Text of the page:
“Words are such powerful weapons,” I say, trying to describe the brutality of Eli’s insistence on using the word “duty”. Eli seems to resist feeling bad about his word choice and so he becomes more defensive. I realize I have to try another way to help Eli understand why Ashley is feeling so discouraged in their relationship. Understanding and using the language of feelings happens early on in development. I am not sure it can be taught later on in life, but at the same time, as with most things, learning new ways of being in the world is very dependent on motivation.

In the moment of our session, Eli was not interested in seeing the world from Ashley’s point of view. Ashley was left feeling alone, as she often does in her marriage. The time between sessions allows for Eli’s defenses to diminish and so we will have another chance. For now, Ashley clings to hope.

Posted in Couples Therapy | 4 Comments »

Undiagnosed ADHD: A Tragedy?

Posted by Dr. Vollmer on December 20, 2011

  Frank, thirty-seven, comes to see me because he broke up with his girlfriend of ten years. He is often late, forgetful of appointments, disorganized with his payments, and generally a “last-minute” guy. He is also a thrill-seeker. He jumps out of airplanes. He goes paragliding and bungee jumping. He does not like staying idle. “What were you like as a school-age kid?” I ask, realizing that I am not familiar with his childhood history. “I was smart but I hated school. The teachers hated me too. I was always in trouble.” “Do you think it is possible that you have ADHD?” I ask, beginning to think that his current behavior, combined with his self-report of his school history fits an ADHD diagnosis. “Well, yea, I have thought that for a long time,” he says, as if it is obvious.

    “We have never discussed it before, and you have never been treated,” I say, knowing his psychopharmacological history. “Well, I thought I was too old, and besides, I had it so many years ago they weren’t treating it then,” he says with suspicious certainty. “Oh yes, they, meaning I, was treating it then,” I gently contradict him. “We could try a stimulant,” I say, “but I am also thinking about the years of your coming of age where you must have been misunderstood as a trouble-maker, and not someone who was struggling with organic issues which got in your way.” “Well yea,” Frank says, seemingly with minimal impact about the gravity of the lack of a diagnosis in childhood. “I wonder how your relationships would have been if you could explain to your significant other what your struggles are like.”  I say, emphasizing that part of having ADHD is understanding how it impacts relationships. “Maybe I would still have my girlfriend,” Frank says with acknowledgement that his ADHD interfered with his relationship, but also with a tone that lightens the discussion. Three days later Frank calls me. “Hey doc, that stuff you gave me is really helping me. Thanks.” He says, continuing in this light-hearted way, almost as if I gave him aspirin for his headache. “I am glad,” I say, with a heaviness which mismatches his tone. “That is really a big deal.” I say, marveling at the years in which he had no idea why he was so scattered and unreliable.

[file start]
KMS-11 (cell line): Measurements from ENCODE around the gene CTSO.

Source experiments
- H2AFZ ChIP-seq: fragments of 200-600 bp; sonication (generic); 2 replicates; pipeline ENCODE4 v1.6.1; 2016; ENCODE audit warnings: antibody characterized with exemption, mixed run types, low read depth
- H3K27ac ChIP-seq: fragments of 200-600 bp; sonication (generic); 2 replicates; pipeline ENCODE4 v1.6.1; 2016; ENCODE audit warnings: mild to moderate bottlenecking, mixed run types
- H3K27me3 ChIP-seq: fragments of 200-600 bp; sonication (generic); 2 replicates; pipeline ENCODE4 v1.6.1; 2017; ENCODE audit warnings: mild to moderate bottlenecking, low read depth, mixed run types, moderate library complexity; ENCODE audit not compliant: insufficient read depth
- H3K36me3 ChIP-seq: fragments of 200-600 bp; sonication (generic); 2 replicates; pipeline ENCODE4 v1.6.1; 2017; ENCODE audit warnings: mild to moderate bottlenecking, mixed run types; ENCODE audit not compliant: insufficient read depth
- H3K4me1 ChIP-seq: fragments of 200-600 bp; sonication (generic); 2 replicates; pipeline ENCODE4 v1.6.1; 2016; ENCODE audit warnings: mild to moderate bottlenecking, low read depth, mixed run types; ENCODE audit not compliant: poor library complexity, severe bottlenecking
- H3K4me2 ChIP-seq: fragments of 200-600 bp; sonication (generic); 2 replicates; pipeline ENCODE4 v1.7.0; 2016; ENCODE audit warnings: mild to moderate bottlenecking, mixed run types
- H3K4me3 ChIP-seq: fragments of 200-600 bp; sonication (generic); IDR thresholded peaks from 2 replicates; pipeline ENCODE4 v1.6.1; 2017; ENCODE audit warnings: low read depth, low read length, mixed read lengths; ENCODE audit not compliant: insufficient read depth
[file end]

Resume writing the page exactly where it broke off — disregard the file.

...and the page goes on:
Posted in ADHD | 2 Comments »

Difficult Child or Bad Marriage: Which Came First?

Posted by Dr. Vollmer on December 19, 2011

  Rachel and Tim have been married for twelve years. They have three children, two of whom are relatively trouble-free, but their oldest, Enid is a “disaster” by their account. Enid has no friends. She does poorly in school. No one knows how to help her. She has cost the family tens of thousands of dollars in various interventions with only mild success, if any. It is not clear. Tim has decided to leave Rachel. He says that his life is very unpleasant and that at forty years old he feels he deserves to be happy. Rachel thinks that Tim has been so disappointed by Enid’s difficulties that he “checked out” leaving her with the entire burden to trying to figure out what Enid needs. Before Enid, the oldest, was born Rachel and Tim had some marital problems, but they never contemplated divorce until recently.